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liff Smith's colleague Jerry Zimmerman recalls the story this way:

A student responding to a series of questions in class began giving the impression that he was making things up. Smith dragged a chair over to the bluffer's desk and climbed on top of it. When the student paused to ask what was going on, Smith drawled, "It's getting so deep in here, I figured I better keep myself from drowning."

Whatever it takes to stimulate learning, Clifford W. Smith Jr. is willing to do it.

"I don't worry about saying something that might make me look silly if it makes it more likely that someone will get the point and retain it," Smith says. His subject matter can be, by his own admission, "deadly dull and boring." So, he says, "I try and figure out ways to communicate the information so people learn something, and they also have a good time along the way."

Louise and Henry Epstein Professor of Business Administration at the Simon School, Smith is as likely to quote Yogi Berra as Adam Smith, to liken derivative securities to Legos, and to ask his audience to deal with such improbabilities as an orchestra concertmaster hammering at a nail with his violin.

"In a humorous way, with a lot of probing, Cliff tries to get everyone to a level of understanding," says Simon executive student Dick Klaasse, a bank employee back home in the Netherlands, who also cites Smith's emphasis on case studies backed up by a wealth of research. "You need to be on your toes to get the message. But if you ask the right questions, Cliff will give you plenty of response."

There's no hiding in Smith's lecture hall. His in-your-face style guarantees it. He zeroes in on students, gestures, points, pounds desks, paces the room, and speaks excitedly in his Georgia drawl.

"If you're not prepared," Klaasse says, "you're not a participant in the discussion."

Referring to Smith's professorial role as "part actor, part entertainer, part storyteller--and true educator," students have responded over the years by showering him with Superior Teaching Awards: more than two dozen so far, with no sign of a letup.

"He has a tremendous ability to take esoteric concepts and translate them into basic and real terms that we can all identify with," says Amy Leenhouts Tait, a 1985 graduate of the executive program who is now executive v.p. and COO of Home Properties of New York, Inc., on whose board Smith currently sits.

"Cliff inspired me to do a Ph.D. at the Simon School," adds Amy Hutton, another former student, now an associate professor of business administration at Harvard Business School. "He finds a way to simplify complex concepts in finance so that others can share in the knowledge. He has a way of bringing the material to life."

Smith, who turns 52 in December, has had 40 years to sharpen his financial skills. He began his professional career as a 12-year-old employee of the Bank of Greensboro, Georgia (pop. 2,500), where his father was president. Working part time over the next dozen years, he progressed from burning old bank records to running a teller's window and sitting on a loan desk. The young Cliff learned early about competition, the importance of taking care of customers, and asking questions when you don't know the answers.

Decades later, Smith still thrives on questions, and his students have dubbed his style "Socratic Method Lite." It's all part of his probing, challenging classroom style.

"Those who are thinking about making finance their home for the next several decades," he says, "want to walk away from here with a way of thinking about financial products, markets, and business decisions that makes sense. We try and focus on the bigger picture, try to build a broad, productive framework.

t the same time," he goes on, "it's crucial to illustrate what we're talking about with specific transactions. I've got a file drawer full of things I've clipped out of the financial press because I think the detail they illustrate is terribly important in trying to convince students that the broader framework would specialize down to a particular decision."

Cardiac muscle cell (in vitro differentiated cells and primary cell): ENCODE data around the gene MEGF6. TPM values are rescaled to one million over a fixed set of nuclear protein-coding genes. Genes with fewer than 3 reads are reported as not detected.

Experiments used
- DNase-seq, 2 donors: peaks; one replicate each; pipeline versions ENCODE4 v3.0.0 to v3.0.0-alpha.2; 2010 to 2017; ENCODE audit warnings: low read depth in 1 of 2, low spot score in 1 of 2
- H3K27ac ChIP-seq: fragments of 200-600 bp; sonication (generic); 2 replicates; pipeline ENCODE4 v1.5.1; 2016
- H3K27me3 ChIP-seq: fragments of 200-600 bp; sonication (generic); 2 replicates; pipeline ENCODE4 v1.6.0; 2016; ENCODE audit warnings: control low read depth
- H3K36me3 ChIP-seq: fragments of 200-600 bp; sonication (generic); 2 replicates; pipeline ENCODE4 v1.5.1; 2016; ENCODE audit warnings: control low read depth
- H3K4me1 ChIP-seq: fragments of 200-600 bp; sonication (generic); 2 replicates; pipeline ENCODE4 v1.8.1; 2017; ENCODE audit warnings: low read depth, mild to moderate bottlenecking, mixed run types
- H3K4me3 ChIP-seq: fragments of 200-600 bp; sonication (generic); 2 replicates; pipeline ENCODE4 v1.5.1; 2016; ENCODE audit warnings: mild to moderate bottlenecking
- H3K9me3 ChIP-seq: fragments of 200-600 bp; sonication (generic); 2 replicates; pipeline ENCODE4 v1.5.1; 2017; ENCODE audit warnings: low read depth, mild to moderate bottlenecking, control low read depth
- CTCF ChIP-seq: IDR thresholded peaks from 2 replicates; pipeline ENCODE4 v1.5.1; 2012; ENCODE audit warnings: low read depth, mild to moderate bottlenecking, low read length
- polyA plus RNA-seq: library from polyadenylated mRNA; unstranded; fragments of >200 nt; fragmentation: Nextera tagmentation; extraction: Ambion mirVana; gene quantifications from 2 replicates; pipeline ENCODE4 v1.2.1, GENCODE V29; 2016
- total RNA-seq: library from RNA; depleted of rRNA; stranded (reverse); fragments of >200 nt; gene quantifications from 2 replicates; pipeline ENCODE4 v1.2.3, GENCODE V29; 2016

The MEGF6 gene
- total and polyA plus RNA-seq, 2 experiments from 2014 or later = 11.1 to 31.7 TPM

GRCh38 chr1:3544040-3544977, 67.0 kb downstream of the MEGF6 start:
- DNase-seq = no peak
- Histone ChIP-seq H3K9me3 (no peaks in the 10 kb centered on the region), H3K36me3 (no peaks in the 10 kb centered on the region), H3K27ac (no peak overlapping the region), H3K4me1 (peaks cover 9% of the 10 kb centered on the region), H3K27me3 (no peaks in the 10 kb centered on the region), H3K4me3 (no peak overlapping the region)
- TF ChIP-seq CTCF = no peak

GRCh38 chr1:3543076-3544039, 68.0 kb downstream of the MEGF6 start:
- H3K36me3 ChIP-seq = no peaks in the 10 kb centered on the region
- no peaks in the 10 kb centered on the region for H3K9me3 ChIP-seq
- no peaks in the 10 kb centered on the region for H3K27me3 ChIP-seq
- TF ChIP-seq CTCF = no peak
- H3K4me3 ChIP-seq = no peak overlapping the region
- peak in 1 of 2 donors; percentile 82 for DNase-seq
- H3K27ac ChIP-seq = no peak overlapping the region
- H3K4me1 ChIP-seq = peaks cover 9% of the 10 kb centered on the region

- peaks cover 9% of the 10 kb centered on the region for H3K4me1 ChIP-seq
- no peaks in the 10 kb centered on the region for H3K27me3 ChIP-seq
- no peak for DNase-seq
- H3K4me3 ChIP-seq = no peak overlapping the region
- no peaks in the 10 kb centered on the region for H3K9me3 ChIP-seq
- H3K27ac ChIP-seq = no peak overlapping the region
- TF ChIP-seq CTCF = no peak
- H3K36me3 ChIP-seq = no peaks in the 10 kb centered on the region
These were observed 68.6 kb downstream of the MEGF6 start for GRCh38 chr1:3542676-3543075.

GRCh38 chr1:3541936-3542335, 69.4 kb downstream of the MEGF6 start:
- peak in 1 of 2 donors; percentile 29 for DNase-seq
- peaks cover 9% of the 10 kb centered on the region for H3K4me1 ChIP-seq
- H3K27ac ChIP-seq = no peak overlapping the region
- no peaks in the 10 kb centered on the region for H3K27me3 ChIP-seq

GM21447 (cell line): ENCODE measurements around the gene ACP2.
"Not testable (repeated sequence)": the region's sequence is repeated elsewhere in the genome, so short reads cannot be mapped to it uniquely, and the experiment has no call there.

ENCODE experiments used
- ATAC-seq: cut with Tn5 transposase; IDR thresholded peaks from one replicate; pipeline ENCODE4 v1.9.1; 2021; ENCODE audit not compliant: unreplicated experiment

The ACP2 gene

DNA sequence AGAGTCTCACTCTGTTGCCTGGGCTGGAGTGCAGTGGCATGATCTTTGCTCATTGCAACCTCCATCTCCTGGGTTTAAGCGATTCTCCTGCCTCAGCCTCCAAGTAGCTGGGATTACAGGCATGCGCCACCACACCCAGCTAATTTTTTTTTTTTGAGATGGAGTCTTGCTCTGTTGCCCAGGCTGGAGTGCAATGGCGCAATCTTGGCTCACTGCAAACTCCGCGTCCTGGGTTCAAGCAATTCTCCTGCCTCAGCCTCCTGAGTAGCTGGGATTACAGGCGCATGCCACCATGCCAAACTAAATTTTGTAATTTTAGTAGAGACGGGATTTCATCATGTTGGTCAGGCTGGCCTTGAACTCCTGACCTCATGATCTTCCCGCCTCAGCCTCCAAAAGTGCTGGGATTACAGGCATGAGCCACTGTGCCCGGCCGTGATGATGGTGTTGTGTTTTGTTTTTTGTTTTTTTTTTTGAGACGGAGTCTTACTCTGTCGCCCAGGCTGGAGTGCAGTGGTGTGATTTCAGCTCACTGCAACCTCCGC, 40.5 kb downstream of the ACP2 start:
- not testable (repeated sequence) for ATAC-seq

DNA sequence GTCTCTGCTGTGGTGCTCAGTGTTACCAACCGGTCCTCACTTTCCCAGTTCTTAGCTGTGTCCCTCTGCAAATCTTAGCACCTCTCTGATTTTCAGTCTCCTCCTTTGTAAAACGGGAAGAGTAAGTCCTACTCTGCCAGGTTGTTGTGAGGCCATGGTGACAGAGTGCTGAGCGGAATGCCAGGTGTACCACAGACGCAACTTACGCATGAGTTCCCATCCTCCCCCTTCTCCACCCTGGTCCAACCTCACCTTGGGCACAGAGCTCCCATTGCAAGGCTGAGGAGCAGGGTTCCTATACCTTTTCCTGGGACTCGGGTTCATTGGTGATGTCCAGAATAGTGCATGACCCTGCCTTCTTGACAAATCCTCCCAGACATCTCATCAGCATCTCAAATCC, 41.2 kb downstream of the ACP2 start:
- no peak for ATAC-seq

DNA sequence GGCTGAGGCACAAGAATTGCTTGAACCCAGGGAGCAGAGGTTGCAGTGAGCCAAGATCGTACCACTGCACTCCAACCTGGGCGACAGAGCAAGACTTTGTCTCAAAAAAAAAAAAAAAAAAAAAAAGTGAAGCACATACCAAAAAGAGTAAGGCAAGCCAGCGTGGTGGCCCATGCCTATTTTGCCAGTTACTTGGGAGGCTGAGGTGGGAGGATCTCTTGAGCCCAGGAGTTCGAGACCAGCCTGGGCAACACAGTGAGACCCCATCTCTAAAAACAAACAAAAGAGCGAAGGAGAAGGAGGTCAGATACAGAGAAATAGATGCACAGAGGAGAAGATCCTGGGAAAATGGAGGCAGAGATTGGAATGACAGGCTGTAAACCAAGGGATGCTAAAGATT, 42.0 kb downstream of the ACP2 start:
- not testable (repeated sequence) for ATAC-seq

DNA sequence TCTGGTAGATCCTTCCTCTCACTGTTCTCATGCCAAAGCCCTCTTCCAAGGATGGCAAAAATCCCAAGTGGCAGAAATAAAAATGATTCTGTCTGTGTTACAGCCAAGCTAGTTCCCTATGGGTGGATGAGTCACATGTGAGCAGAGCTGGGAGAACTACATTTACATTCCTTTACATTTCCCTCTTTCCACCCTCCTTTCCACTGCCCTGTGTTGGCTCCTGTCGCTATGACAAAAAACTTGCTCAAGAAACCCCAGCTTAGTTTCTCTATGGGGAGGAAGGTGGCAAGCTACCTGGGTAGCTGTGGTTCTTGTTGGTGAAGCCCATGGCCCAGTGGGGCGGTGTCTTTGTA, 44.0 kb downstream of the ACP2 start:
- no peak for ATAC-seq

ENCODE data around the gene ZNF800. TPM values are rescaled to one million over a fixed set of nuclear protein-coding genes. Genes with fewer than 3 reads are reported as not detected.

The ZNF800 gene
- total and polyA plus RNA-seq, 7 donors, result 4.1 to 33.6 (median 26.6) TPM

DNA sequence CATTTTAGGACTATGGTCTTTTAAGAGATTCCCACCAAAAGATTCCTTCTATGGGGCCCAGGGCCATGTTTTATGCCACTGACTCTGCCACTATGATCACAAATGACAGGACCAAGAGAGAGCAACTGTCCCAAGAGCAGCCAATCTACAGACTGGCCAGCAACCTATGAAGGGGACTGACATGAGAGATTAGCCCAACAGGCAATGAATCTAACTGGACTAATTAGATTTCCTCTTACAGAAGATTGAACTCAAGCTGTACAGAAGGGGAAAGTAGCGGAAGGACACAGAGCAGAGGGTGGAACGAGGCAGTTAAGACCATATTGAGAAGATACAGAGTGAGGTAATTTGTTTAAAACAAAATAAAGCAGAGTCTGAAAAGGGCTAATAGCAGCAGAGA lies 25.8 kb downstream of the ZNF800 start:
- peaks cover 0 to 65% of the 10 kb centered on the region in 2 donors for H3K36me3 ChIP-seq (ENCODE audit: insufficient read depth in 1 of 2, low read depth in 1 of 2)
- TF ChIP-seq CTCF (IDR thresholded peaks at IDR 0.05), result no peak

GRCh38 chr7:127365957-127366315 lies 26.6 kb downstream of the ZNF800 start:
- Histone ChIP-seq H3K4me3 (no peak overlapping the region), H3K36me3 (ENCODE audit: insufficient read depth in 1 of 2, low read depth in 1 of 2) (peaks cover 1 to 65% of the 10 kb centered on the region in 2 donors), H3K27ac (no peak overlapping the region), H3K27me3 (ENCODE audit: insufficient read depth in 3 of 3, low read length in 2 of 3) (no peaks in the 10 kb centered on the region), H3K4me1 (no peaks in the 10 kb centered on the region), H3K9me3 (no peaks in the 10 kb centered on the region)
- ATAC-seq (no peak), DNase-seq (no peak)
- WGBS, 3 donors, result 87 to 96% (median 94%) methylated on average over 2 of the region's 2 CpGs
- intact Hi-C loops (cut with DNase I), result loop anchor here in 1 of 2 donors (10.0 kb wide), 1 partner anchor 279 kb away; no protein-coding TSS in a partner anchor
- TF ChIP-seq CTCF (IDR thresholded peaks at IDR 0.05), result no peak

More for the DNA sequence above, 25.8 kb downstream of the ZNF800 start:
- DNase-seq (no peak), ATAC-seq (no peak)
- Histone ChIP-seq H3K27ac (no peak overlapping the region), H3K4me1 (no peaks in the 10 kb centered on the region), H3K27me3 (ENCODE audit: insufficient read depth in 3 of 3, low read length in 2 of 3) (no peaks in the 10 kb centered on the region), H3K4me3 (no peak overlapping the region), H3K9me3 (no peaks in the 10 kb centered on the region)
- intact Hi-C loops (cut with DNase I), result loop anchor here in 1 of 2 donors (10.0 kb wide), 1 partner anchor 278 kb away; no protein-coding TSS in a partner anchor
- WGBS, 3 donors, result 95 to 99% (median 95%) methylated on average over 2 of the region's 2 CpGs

It's in drawing on those illustrations that Smith gets to shine, to use his graphic verbal imagery and real-life examples of often absurd behavior to drive his points home.

He takes pride in how his students fare in their careers, and in how well the Simon School prepares them by integrating the business disciplines.

When Simon graduates meet up with the products of older and larger B-schools like Harvard, Wharton, and New York University, Smith says, they often report, in essence: "We're running circles around these other guys. We've got a way of thinking about these problems that's more productive than theirs."

mith received his own education at Emory University (1969 bachelor's degree in economics) and the University of North Carolina at Chapel Hill (1975 doctorate, also in economics). He came to the Simon School as an assistant professor in 1974 and became a full professor in 1986 and Clarey Professor of Finance and Economics two years later. This fall he was appointed the first incumbent of the Epstein chair, established through a major contribution from Henry and Louise Epstein. A 1980 graduate of Simon's Executive Development Program, Henry Epstein recently retired as senior vice president of Staples, a leading office products supplier.

Ronald Hansen, associate dean for academic affairs at Simon, recalls Smith's interview before he was invited to join the faculty. Smith had recently seriously injured his leg in a bicycle accident and had to survive the double handicap of navigating his way on crutches, in the snow. Despite that bit of adversity, Hansen says, Smith shone.

"He came to Rochester really wanting to learn from his colleagues," Hansen says. "He constantly interacts with them--both learning and teaching. As a result, his knowledge spans a wide breadth."

Smith's work with Simon's Executive Development Program--which draws business people from many areas of the corporate world--has further enabled him to broaden his own expertise and his ability to translate into concrete images the financial literature that may lie outside the narrow bounds of his own discipline, Hansen adds.

Smith puts it this way: "We don't have a magic wand here at the Simon School. We're not going to take complex business problems and turn them into no-brainers. Being an effective manager in a major corporation is a formidable job. One of the things we can do is give people a lot more focus, suggest the right questions to ask, teach them what sorts of interaction to watch out for.